beam blade vs conventional wiper

Beam Blades vs. Conventional Windshield Wipers: Which is Better?

"Beam blades vs. Conventional windshield wipers" is the first thing people ask when they're buying new wiper blades. Which type is actually better at keeping your windshield clean while you're driving? What are the differences in performance, maintenance, and, most importantly – cost?

This article aims to shed some light on the "beam blades vs. conventional windshield wipers" debate and answer which one is better. Do we have a definitive winner, or does the performance depend on the situation? Read through our article to find out more.

Differences Between Conventional vs. Beam Wiper Blades

Though both types' purpose is to keep your windshield clean and your visibility intact, they differ in construction, materials, and price. Let's go over some vital differences between the two before we declare which type of windshield blades is better: beam blades or conventional windshield wipers.

Note: Michelin provides one of the best Wipers in the market

Conventional blades are straighter than beam wiper blades

Conventional blades, also commonly known as frame blades, are the most common type of wipers in older vehicles. They're also the most affordable type of wipers on the market, though the price may vary depending on quality and size.

As their name implies, conventional wipers have a frame that holds the blade in place. Due to their straight, flat design, they utilize several pressure points to make better contact with the windshield's surface. Most frame wiper blades have up to six or eight contact pressure points, whose force is distributed throughout the blade.

For the most part, they do their job pretty well until your wiper blade becomes used up, and the force-distribution throughout the blade becomes imbalanced and more localized. When that happens, only certain parts of the wiper blade achieve full contact with the surface, performing better than those that don't.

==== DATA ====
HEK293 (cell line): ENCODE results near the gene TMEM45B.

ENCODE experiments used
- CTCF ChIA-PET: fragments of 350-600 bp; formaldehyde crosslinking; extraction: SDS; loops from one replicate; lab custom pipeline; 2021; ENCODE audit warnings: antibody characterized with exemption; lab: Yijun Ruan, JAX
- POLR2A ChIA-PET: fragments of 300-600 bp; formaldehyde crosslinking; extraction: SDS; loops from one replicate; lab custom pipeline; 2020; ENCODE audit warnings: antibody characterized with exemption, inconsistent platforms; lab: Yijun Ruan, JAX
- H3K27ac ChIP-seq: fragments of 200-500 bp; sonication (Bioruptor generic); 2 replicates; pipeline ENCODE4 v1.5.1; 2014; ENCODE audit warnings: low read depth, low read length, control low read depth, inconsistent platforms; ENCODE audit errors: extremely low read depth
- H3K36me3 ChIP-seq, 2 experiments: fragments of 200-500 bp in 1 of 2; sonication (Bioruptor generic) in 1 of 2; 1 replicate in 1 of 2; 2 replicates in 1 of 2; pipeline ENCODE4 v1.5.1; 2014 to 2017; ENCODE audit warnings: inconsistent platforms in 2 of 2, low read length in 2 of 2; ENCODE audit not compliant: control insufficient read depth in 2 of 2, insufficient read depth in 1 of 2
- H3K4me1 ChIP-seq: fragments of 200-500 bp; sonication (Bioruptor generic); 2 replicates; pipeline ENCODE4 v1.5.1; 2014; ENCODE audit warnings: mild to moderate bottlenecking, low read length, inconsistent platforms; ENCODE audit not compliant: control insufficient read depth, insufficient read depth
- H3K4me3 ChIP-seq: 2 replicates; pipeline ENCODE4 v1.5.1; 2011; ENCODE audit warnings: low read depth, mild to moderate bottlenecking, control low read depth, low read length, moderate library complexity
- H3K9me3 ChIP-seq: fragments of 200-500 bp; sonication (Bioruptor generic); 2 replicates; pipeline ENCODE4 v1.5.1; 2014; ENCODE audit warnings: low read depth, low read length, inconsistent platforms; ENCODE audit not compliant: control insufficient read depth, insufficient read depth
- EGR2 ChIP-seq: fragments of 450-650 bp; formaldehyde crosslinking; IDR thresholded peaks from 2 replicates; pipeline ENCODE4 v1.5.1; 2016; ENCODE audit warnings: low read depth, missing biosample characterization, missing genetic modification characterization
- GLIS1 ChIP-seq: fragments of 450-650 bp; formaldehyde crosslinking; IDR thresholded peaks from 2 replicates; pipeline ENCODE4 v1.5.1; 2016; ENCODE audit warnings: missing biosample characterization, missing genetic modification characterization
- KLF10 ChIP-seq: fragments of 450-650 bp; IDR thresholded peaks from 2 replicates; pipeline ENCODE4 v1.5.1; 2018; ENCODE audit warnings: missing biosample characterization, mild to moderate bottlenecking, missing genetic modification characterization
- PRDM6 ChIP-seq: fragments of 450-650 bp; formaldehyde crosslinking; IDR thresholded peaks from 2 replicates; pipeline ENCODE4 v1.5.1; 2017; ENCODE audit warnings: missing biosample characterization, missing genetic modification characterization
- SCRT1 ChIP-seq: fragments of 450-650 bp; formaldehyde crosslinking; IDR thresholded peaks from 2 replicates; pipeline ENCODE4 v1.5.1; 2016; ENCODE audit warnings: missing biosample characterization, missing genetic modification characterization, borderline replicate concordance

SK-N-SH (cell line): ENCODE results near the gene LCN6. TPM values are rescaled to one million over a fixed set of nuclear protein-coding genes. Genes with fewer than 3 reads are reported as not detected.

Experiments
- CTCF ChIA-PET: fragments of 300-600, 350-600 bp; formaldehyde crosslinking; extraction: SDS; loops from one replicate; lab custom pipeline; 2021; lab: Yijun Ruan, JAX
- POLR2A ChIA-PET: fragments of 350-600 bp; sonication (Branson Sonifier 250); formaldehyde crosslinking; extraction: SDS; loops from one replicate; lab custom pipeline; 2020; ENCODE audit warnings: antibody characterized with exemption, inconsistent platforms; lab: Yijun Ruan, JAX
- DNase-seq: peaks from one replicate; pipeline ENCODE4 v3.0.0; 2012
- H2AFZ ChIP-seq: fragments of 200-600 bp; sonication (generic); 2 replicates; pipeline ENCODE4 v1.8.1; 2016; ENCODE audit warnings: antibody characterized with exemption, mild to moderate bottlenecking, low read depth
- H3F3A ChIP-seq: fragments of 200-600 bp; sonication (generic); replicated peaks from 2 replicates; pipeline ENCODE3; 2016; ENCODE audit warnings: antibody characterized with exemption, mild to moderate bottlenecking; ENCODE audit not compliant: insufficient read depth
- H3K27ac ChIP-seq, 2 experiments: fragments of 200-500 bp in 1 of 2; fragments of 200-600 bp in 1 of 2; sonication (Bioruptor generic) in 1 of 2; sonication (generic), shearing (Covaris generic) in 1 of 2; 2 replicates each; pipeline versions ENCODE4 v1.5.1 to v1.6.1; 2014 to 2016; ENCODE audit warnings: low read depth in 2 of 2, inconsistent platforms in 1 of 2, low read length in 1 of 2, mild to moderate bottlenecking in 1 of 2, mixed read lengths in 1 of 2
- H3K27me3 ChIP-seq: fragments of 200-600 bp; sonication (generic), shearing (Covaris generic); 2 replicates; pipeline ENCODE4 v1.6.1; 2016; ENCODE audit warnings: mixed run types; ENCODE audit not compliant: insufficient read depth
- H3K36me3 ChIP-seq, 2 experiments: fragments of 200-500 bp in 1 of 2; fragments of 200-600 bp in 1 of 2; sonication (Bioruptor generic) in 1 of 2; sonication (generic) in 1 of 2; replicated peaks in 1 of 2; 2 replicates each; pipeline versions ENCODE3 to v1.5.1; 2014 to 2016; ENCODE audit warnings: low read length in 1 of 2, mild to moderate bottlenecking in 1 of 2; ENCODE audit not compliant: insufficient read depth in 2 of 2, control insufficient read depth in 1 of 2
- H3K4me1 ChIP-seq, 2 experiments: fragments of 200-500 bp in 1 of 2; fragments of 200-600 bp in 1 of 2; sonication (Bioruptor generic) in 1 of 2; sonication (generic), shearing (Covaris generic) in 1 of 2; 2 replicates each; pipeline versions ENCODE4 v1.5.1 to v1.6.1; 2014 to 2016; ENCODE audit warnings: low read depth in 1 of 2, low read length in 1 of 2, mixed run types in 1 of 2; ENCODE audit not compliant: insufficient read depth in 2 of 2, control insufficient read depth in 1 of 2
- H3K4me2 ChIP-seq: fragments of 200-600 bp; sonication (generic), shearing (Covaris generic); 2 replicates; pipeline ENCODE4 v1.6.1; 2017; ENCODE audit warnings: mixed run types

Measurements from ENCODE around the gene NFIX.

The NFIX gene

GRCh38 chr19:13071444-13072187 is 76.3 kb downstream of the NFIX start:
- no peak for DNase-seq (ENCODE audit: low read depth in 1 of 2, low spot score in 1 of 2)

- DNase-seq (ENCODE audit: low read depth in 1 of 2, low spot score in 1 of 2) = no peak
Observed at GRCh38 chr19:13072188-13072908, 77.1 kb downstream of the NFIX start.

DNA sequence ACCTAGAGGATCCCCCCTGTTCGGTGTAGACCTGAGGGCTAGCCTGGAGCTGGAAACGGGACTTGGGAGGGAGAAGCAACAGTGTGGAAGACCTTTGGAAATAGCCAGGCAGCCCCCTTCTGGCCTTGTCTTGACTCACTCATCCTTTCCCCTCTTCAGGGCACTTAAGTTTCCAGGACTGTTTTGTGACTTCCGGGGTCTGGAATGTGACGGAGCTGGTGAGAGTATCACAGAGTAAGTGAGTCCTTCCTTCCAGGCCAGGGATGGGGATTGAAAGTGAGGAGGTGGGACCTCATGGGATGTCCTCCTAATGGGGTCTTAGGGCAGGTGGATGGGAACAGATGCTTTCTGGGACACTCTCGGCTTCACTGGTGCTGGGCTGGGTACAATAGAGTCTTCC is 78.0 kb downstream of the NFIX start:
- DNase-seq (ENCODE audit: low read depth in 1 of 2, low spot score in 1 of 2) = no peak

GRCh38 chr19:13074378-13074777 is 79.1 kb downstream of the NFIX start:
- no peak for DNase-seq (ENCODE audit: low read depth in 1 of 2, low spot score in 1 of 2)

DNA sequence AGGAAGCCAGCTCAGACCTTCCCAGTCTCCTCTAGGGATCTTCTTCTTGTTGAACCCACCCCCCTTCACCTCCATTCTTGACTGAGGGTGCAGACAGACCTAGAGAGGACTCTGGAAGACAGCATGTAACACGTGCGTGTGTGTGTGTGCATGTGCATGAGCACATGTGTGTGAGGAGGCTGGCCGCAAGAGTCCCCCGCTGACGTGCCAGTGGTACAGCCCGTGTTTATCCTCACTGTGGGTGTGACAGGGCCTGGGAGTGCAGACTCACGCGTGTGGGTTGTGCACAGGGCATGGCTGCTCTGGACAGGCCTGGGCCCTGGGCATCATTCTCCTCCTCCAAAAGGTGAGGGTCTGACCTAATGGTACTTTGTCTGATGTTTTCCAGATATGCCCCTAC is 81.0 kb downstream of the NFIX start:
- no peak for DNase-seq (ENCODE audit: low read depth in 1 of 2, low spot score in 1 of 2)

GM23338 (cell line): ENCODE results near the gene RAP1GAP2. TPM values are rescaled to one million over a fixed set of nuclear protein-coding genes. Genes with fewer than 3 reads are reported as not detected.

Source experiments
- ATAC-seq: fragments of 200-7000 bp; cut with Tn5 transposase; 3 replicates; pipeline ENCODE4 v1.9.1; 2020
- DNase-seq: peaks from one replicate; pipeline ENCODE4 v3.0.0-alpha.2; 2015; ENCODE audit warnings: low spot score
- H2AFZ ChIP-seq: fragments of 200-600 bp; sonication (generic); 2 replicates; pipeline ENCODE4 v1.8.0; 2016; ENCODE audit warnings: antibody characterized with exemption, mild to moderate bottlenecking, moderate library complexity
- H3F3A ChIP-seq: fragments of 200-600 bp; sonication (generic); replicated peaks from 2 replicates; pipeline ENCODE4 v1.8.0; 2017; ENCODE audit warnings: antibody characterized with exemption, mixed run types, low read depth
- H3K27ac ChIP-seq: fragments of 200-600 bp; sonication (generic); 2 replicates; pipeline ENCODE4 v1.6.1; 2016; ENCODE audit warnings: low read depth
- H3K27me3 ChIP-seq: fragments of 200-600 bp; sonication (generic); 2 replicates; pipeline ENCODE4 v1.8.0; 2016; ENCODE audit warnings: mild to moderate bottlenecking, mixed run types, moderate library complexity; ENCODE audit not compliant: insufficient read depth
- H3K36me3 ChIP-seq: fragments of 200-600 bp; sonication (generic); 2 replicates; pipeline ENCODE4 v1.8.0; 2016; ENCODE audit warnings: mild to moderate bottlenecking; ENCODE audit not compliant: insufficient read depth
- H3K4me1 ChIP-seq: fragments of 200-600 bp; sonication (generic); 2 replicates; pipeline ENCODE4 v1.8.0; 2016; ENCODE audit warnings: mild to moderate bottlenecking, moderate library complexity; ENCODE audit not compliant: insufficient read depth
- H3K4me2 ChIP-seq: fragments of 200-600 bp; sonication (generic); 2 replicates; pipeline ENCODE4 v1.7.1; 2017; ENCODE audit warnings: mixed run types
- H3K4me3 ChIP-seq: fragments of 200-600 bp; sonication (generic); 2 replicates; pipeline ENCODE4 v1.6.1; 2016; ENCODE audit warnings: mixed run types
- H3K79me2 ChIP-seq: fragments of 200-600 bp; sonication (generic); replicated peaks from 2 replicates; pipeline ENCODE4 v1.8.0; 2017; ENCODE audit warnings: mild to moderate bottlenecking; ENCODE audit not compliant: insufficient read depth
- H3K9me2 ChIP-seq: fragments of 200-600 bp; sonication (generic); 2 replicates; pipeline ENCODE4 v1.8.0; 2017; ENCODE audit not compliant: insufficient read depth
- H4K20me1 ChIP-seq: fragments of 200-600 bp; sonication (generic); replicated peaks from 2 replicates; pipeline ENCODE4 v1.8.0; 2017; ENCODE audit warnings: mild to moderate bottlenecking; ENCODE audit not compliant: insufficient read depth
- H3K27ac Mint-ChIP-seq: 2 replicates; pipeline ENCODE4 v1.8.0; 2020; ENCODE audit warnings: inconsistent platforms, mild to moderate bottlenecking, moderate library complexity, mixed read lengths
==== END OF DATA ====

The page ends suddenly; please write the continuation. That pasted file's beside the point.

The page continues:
Beam blades are structurally different and feature a rubber wiping edge with a long single-piece spring embedded across its entire length. The spring equalizes the pressure throughout the whole blade's length, allowing it to adhere to the windshield's surface better.

Beam blades are more wind-resistant than conventional blades

Driving at high speeds, especially against the wind, creates immense air resistance, often referred to as "drag," which can lift conventional blades.

This happens only when you're driving at high speeds, during extremely windy weather, or both. As your vehicle moves faster through the air, it generates more air resistance and drag. In turn, the drag lifts the conventional wiper blades away from the windshield, ever so slightly, but enough to impede their performance and your visibility.

High-quality blades, regardless of the type, provide more pressure to the blade, allowing for better contact with the windshield. Still, generally speaking, beam wiper blades do provide more pressure and better surface contact than conventional blades.

They're built from different materials

Conventional wipers consist of a replaceable rubber blade that's supported by the frame's contact points. Each contact point has a spring that puts pressure on the rubber blade, allowing it tightly adhere to the windshield's surface.

However, the finite number of springs on conventional blades provides a finite number of surface pressure points. This becomes more noticeable as the conventional blade deteriorates with time. The perfect example is when the wipers leave entire areas of your windshield wet or smudged.